The Law School has two principal sections, Withers-Brown Hall and Slaughter Hall. Withers-Brown has been the home of the Law School since 1974 when it moved to North Grounds from its former home, Clark Hall, on Central Grounds. Slaughter is the former home of the Darden School of Business, which moved to its new complex just west of the Law School in 1996. In 1997 the Law School completed a $35-million renovation, financed completely with private funds, that linked the two buildings with Clay Hall uniting the front and Hunton & Williams Hall bridging the rear. In 2002 the Law School completed the Student-Faculty Center, which connects to Hunton & Williams Hall as well. You will need Acrobat Reader 4 to view a complete map of the Grounds.
|Clay Hall entrance|
This is the building you enter when you go through the main (south) entrance of the Law School. Its distinctive cupola roofline has made it the basis of the Law School's logo. Engraved over the front doors is an inscription often remembered by alumni: "That those alone may be servants of the law who labor with learning, courage, and devotion to preserve liberty and promote justice." This phrase was from a law professor, Leslie Buckler, who wrote it in 1932 to be emblazoned above the doors of Clark Hall. When Clay Hall was built, his words were carved again.
The reception desk is directly in front of you. Visitor parking permits may be obtained from the receptionist. Directly behind the reception desk is Caplin Pavilion, the law school's main ceremonial room, which is used for speeches, receptions, dinners and other special events. The large landscape painting of the Blue Ridge on the rear wall is a scene in northwestern Albemarle County. A baby grand piano is available for use by anyone in the Law School community whenever the Pavilion is open and unoccupied.
This building to the right of the main entrance houses the Arthur J. Morris Law Library on the first through third floors.
Lower Level: If you take a right in front of the Library entrance and then the next left, you can go down a corridor that leads to Caplin Auditorium on the lower level. This is where large Law School gatherings are held, including guest lectures and the dean's orientation address to first-year students. Because it seats about 350 people, other University organizations occasionally use it. The annual Libel Show, a student tradition that lampoons Law School life, is performed here for three nights in March.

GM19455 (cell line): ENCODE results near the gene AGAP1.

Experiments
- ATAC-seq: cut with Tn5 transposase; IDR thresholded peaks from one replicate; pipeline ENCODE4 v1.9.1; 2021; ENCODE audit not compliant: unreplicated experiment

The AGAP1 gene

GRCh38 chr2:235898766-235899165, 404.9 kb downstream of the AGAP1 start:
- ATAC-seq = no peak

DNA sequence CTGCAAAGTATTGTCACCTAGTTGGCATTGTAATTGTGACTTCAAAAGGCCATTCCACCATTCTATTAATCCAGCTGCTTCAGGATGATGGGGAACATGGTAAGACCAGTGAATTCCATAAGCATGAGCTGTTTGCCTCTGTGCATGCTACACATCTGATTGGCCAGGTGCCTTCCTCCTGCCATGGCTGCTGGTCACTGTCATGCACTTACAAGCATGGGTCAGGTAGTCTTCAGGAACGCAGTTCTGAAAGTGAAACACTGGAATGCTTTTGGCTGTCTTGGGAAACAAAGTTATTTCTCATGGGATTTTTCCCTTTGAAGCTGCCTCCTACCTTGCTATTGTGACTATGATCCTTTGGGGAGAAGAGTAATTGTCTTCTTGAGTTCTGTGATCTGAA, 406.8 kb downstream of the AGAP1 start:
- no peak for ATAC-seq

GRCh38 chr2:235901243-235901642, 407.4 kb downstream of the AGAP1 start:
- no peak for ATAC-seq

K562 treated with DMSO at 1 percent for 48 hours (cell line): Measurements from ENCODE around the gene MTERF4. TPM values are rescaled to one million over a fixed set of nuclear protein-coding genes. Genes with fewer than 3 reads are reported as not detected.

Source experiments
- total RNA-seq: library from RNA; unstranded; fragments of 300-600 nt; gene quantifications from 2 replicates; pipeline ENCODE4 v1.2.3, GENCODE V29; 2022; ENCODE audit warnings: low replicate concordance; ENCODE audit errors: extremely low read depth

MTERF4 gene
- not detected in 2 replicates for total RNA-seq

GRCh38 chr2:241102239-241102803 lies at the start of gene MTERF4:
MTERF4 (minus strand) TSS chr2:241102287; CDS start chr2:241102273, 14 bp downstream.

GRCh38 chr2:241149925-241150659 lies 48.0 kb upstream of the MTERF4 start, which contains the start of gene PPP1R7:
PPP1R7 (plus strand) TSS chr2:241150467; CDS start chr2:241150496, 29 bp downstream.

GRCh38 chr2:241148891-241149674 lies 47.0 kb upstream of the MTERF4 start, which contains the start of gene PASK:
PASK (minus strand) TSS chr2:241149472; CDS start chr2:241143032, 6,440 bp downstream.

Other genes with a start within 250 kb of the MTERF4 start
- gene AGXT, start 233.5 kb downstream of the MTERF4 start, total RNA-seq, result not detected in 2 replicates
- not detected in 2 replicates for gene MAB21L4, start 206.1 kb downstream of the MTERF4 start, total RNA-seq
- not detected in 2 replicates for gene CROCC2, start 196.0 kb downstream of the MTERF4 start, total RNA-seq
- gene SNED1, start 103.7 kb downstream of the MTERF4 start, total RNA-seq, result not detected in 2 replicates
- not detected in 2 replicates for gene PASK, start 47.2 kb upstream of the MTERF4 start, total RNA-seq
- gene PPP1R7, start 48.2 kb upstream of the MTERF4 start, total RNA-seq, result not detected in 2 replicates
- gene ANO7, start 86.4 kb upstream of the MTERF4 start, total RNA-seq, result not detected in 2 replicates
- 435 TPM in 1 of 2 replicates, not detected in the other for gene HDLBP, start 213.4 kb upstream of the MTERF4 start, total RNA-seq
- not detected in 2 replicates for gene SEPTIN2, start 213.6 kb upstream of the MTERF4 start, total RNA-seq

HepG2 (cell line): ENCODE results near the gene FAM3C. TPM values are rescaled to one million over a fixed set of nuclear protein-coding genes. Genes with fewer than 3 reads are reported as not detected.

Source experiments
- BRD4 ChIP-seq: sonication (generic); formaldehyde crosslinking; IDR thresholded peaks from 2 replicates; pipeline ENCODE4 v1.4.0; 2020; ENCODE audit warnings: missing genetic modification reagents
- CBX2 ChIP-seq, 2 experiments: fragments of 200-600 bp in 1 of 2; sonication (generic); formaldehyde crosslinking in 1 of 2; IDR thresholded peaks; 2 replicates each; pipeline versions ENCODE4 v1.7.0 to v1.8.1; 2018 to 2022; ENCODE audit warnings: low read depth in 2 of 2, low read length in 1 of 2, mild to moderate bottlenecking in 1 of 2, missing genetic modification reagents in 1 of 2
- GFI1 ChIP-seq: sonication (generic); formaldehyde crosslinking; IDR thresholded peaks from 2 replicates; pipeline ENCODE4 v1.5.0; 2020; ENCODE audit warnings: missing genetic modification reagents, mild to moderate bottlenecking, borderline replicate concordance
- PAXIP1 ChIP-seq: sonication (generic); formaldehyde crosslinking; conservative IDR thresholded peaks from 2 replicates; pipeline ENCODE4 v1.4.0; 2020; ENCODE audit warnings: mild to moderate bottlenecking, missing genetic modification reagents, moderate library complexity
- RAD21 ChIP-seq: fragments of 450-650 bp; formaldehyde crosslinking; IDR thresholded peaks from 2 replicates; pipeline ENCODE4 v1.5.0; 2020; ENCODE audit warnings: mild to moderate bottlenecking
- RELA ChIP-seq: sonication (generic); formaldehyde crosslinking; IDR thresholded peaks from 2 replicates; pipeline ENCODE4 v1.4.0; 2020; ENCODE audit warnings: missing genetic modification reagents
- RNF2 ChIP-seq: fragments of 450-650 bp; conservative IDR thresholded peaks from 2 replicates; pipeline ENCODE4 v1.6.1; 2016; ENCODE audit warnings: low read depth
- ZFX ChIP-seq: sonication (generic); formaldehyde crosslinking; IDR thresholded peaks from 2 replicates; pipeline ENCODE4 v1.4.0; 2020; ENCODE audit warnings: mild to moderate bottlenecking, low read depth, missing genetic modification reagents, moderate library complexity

First Floor: The main public entrance to the Library is on the first floor, just at the end of Clay Hall. This floor also houses classrooms, faculty offices, student lounges, lockers, and vending machines.
Second Floor: The Library takes up the entire second floor of Withers-Brown. There is no public access on the second floor.
Third Floor: If you take a right at the Library entrance and take the elevator or stairs to your right to the third floor, you will find faculty offices to your left off the elevator; and to the right, the Dean's Office, the Business Office, Law Information Technology (computer and web services), the mail room with staff and faculty mailboxes, the faculty lounge, and a few faculty offices.
An important office for students is Building Services with David Holsapple in Room 320. Here you can reserve Law School rooms for special events and pick up or drop off your locker keys. You can also reserve rooms online through LawWeb, the Law School intranet for students, staff, and faculty.
The building to the left of the Clay Hall main entrance houses mostly classrooms, administrative offices, and offices for student organizations.
First Floor: As you walk down the corridor from Clay Hall, you will find Student Affairs, Student Records, the Purcell Reading Room (also called The Fishbowl), the student computer lab, Courts and Commerce bookstore, and the Copy Center. Bulletin boards for student organizations line the corridor. If you turn left down the broad corridor (which to the right opens onto Spies Garden, the Law School's outdoor room) after the Purcell Reading Room and take the narrow corridor to your right (just before the exit) you will find offices of student journals and organizations. To the left of the exit are the Virginia Law Review offices.
Second Floor: Admissions, Career Services, Financial Aid, and the Mortimer Caplin Public Service Center are here, as well as diverse sizes of classrooms. You will also find all the facilities for career-launchingthe interview rooms and the student changing rooms. This floor also houses the moot courtrooms where students hone their trial techniques.
Third Floor: This floor primarily houses the Alumni Association and the Law School Foundation, the fund-raising organization that brought in nearly $8 million in private funds for the Law School in 2001-02. Private support accounted for 35 percent of the Law School's operating budget that year. If you go right three times off the elevator to the rear corridor, you will find the National Security Law Center and the Oceans Law & Policy Center, nationally known Law School centers. Some retired faculty members also have offices here.
Hunton & Williams Hall forms the back of the Law School quad and connects to the Student-Faculty Center. The Hall maintains activity tables for student organizations. There are also bulletin boards with Law School and community announcements here, as well as lockers. August 2002 saw the opening of the Student-Faculty Center, also referred to as Scott Commons, which, more precisely, is the name of its glass-roofed central lounge. The SFC also houses a lunch cafeteria, a Greenberry's coffee bar, staff/faculty dining rooms, student mailboxes, and more study and lounge space.